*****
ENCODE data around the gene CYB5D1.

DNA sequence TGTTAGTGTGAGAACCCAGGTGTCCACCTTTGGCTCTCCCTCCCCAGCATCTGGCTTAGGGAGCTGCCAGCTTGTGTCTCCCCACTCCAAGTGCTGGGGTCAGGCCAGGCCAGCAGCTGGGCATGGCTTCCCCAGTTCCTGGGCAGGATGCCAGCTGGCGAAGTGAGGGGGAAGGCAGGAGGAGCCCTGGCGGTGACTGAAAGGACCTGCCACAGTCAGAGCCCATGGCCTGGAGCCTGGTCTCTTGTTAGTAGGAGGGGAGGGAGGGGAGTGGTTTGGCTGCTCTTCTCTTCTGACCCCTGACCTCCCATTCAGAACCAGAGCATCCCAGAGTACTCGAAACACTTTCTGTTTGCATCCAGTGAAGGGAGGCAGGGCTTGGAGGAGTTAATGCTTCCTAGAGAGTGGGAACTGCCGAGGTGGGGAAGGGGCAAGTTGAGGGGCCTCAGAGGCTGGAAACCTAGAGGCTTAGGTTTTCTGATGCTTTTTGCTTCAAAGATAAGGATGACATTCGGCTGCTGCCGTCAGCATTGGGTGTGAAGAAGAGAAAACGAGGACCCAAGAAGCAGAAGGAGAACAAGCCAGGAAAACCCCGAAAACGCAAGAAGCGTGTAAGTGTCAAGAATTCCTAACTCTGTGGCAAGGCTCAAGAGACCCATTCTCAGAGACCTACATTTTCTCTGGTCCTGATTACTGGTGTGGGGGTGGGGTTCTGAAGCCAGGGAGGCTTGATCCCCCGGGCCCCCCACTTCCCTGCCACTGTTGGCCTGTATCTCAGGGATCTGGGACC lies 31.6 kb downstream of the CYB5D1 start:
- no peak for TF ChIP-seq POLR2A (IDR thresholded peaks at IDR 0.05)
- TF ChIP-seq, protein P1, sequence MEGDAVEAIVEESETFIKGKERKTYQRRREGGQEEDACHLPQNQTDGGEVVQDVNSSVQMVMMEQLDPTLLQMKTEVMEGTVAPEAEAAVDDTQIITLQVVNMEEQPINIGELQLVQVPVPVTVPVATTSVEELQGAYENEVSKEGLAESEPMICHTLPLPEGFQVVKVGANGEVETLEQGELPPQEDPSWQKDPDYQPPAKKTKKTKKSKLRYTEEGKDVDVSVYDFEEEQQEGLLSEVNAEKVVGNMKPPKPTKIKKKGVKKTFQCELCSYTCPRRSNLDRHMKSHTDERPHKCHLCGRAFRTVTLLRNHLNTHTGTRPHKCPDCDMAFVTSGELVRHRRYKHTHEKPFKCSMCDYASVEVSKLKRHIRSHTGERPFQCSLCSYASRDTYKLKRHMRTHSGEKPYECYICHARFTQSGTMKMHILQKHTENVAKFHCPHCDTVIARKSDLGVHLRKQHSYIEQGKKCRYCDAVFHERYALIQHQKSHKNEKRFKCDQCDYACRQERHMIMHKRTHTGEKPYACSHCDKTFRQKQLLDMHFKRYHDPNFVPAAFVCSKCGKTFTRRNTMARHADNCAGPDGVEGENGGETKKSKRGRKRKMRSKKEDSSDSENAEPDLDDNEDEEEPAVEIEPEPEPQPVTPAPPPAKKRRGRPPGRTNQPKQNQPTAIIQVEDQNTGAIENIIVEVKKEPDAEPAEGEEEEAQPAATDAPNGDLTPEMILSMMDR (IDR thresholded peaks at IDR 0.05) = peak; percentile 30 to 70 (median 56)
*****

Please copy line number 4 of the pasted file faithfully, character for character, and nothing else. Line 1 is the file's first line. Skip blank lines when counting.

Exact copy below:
- TF ChIP-seq, protein P1, sequence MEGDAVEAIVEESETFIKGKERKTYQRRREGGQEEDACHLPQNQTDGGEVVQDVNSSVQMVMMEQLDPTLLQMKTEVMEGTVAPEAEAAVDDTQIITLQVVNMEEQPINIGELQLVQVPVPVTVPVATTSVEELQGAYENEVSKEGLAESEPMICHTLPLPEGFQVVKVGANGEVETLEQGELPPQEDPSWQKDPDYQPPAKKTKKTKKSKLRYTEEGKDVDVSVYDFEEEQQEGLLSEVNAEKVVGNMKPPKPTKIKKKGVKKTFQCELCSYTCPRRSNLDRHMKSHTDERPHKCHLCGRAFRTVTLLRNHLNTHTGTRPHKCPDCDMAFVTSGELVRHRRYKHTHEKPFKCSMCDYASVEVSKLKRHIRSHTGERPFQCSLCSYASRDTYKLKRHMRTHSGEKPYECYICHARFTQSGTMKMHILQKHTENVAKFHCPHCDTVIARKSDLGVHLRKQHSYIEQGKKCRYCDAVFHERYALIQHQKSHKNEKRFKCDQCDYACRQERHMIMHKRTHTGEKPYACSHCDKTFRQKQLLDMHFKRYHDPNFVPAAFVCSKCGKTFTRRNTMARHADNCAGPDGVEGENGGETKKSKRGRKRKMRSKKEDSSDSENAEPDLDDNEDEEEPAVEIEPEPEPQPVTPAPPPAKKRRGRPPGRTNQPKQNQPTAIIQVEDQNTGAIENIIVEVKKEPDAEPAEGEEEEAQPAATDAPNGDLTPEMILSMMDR (IDR thresholded peaks at IDR 0.05) = peak; percentile 30 to 70 (median 56)